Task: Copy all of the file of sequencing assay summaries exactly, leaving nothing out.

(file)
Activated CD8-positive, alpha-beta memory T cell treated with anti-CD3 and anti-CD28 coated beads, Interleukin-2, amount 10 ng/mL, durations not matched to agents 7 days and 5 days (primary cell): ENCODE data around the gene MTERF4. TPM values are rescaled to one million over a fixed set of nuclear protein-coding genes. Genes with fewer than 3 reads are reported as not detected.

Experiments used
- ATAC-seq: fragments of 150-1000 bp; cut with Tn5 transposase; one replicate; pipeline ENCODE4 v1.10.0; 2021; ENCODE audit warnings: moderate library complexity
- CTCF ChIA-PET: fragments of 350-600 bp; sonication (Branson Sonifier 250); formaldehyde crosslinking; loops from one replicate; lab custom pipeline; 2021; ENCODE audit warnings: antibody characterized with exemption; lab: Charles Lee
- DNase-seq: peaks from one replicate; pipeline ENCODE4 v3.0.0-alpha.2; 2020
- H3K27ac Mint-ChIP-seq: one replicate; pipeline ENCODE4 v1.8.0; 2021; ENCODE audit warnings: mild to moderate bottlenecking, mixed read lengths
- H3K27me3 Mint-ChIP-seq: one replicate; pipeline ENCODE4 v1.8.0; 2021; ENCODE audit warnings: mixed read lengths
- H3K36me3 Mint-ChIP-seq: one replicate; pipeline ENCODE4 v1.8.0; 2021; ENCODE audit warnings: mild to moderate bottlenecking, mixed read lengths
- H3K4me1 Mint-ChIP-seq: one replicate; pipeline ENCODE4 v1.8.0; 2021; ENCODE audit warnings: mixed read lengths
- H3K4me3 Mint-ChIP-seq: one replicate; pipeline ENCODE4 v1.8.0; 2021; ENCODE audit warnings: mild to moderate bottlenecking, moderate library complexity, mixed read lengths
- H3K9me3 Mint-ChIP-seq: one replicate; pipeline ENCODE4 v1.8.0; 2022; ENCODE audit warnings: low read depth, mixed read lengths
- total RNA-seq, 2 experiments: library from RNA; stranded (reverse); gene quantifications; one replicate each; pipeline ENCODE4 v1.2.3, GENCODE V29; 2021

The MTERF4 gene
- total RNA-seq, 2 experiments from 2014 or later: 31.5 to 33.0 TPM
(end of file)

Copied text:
Activated CD8-positive, alpha-beta memory T cell treated with anti-CD3 and anti-CD28 coated beads, Interleukin-2, amount 10 ng/mL, durations not matched to agents 7 days and 5 days (primary cell): ENCODE data around the gene MTERF4. TPM values are rescaled to one million over a fixed set of nuclear protein-coding genes. Genes with fewer than 3 reads are reported as not detected.

Experiments used
- ATAC-seq: fragments of 150-1000 bp; cut with Tn5 transposase; one replicate; pipeline ENCODE4 v1.10.0; 2021; ENCODE audit warnings: moderate library complexity
- CTCF ChIA-PET: fragments of 350-600 bp; sonication (Branson Sonifier 250); formaldehyde crosslinking; loops from one replicate; lab custom pipeline; 2021; ENCODE audit warnings: antibody characterized with exemption; lab: Charles Lee
- DNase-seq: peaks from one replicate; pipeline ENCODE4 v3.0.0-alpha.2; 2020
- H3K27ac Mint-ChIP-seq: one replicate; pipeline ENCODE4 v1.8.0; 2021; ENCODE audit warnings: mild to moderate bottlenecking, mixed read lengths
- H3K27me3 Mint-ChIP-seq: one replicate; pipeline ENCODE4 v1.8.0; 2021; ENCODE audit warnings: mixed read lengths
- H3K36me3 Mint-ChIP-seq: one replicate; pipeline ENCODE4 v1.8.0; 2021; ENCODE audit warnings: mild to moderate bottlenecking, mixed read lengths
- H3K4me1 Mint-ChIP-seq: one replicate; pipeline ENCODE4 v1.8.0; 2021; ENCODE audit warnings: mixed read lengths
- H3K4me3 Mint-ChIP-seq: one replicate; pipeline ENCODE4 v1.8.0; 2021; ENCODE audit warnings: mild to moderate bottlenecking, moderate library complexity, mixed read lengths
- H3K9me3 Mint-ChIP-seq: one replicate; pipeline ENCODE4 v1.8.0; 2022; ENCODE audit warnings: low read depth, mixed read lengths
- total RNA-seq, 2 experiments: library from RNA; stranded (reverse); gene quantifications; one replicate each; pipeline ENCODE4 v1.2.3, GENCODE V29; 2021

The MTERF4 gene
- total RNA-seq, 2 experiments from 2014 or later: 31.5 to 33.0 TPM